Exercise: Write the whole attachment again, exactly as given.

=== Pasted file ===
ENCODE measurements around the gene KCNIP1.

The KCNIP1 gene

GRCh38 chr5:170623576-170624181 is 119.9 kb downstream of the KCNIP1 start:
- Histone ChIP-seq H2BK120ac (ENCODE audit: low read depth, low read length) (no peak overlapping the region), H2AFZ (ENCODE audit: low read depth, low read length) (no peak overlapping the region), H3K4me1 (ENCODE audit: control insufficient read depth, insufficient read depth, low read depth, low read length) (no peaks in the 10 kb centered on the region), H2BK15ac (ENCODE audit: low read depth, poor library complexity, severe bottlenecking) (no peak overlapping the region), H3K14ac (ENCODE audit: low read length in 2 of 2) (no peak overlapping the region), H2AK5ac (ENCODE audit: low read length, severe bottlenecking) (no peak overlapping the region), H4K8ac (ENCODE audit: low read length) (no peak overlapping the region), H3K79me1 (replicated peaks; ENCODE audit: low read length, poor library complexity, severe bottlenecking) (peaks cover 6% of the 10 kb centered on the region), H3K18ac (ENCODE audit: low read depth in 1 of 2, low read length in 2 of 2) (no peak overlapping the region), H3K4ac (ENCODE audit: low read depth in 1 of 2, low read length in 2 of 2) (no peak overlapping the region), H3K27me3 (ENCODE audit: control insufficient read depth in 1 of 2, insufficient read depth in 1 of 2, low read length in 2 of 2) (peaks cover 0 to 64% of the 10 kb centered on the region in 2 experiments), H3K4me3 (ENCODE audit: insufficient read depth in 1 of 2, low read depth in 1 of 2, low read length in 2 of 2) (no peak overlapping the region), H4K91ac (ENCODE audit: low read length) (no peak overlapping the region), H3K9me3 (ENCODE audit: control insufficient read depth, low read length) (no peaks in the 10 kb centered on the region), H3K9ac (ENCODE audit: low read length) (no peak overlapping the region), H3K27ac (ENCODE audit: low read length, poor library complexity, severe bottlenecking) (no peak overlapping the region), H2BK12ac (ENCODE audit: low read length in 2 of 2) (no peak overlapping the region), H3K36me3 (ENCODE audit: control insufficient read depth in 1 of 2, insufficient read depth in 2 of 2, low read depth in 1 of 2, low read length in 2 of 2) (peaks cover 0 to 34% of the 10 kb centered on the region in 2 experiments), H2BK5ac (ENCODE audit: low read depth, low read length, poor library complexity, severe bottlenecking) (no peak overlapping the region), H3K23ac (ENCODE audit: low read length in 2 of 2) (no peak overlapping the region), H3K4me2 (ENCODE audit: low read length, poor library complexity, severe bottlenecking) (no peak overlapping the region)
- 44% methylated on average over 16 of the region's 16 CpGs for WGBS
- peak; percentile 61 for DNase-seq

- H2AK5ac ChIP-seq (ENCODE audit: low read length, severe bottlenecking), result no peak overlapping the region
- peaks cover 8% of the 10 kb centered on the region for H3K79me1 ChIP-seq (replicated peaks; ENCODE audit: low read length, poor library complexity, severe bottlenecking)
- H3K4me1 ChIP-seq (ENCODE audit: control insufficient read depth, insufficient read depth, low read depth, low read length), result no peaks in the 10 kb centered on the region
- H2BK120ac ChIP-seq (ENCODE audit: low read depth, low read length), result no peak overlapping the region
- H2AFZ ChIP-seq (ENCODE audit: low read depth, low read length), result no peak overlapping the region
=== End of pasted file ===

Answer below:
ENCODE measurements around the gene KCNIP1.

The KCNIP1 gene

GRCh38 chr5:170623576-170624181 is 119.9 kb downstream of the KCNIP1 start:
- Histone ChIP-seq H2BK120ac (ENCODE audit: low read depth, low read length) (no peak overlapping the region), H2AFZ (ENCODE audit: low read depth, low read length) (no peak overlapping the region), H3K4me1 (ENCODE audit: control insufficient read depth, insufficient read depth, low read depth, low read length) (no peaks in the 10 kb centered on the region), H2BK15ac (ENCODE audit: low read depth, poor library complexity, severe bottlenecking) (no peak overlapping the region), H3K14ac (ENCODE audit: low read length in 2 of 2) (no peak overlapping the region), H2AK5ac (ENCODE audit: low read length, severe bottlenecking) (no peak overlapping the region), H4K8ac (ENCODE audit: low read length) (no peak overlapping the region), H3K79me1 (replicated peaks; ENCODE audit: low read length, poor library complexity, severe bottlenecking) (peaks cover 6% of the 10 kb centered on the region), H3K18ac (ENCODE audit: low read depth in 1 of 2, low read length in 2 of 2) (no peak overlapping the region), H3K4ac (ENCODE audit: low read depth in 1 of 2, low read length in 2 of 2) (no peak overlapping the region), H3K27me3 (ENCODE audit: control insufficient read depth in 1 of 2, insufficient read depth in 1 of 2, low read length in 2 of 2) (peaks cover 0 to 64% of the 10 kb centered on the region in 2 experiments), H3K4me3 (ENCODE audit: insufficient read depth in 1 of 2, low read depth in 1 of 2, low read length in 2 of 2) (no peak overlapping the region), H4K91ac (ENCODE audit: low read length) (no peak overlapping the region), H3K9me3 (ENCODE audit: control insufficient read depth, low read length) (no peaks in the 10 kb centered on the region), H3K9ac (ENCODE audit: low read length) (no peak overlapping the region), H3K27ac (ENCODE audit: low read length, poor library complexity, severe bottlenecking) (no peak overlapping the region), H2BK12ac (ENCODE audit: low read length in 2 of 2) (no peak overlapping the region), H3K36me3 (ENCODE audit: control insufficient read depth in 1 of 2, insufficient read depth in 2 of 2, low read depth in 1 of 2, low read length in 2 of 2) (peaks cover 0 to 34% of the 10 kb centered on the region in 2 experiments), H2BK5ac (ENCODE audit: low read depth, low read length, poor library complexity, severe bottlenecking) (no peak overlapping the region), H3K23ac (ENCODE audit: low read length in 2 of 2) (no peak overlapping the region), H3K4me2 (ENCODE audit: low read length, poor library complexity, severe bottlenecking) (no peak overlapping the region)
- 44% methylated on average over 16 of the region's 16 CpGs for WGBS
- peak; percentile 61 for DNase-seq

- H2AK5ac ChIP-seq (ENCODE audit: low read length, severe bottlenecking), result no peak overlapping the region
- peaks cover 8% of the 10 kb centered on the region for H3K79me1 ChIP-seq (replicated peaks; ENCODE audit: low read length, poor library complexity, severe bottlenecking)
- H3K4me1 ChIP-seq (ENCODE audit: control insufficient read depth, insufficient read depth, low read depth, low read length), result no peaks in the 10 kb centered on the region
- H2BK120ac ChIP-seq (ENCODE audit: low read depth, low read length), result no peak overlapping the region
- H2AFZ ChIP-seq (ENCODE audit: low read depth, low read length), result no peak overlapping the region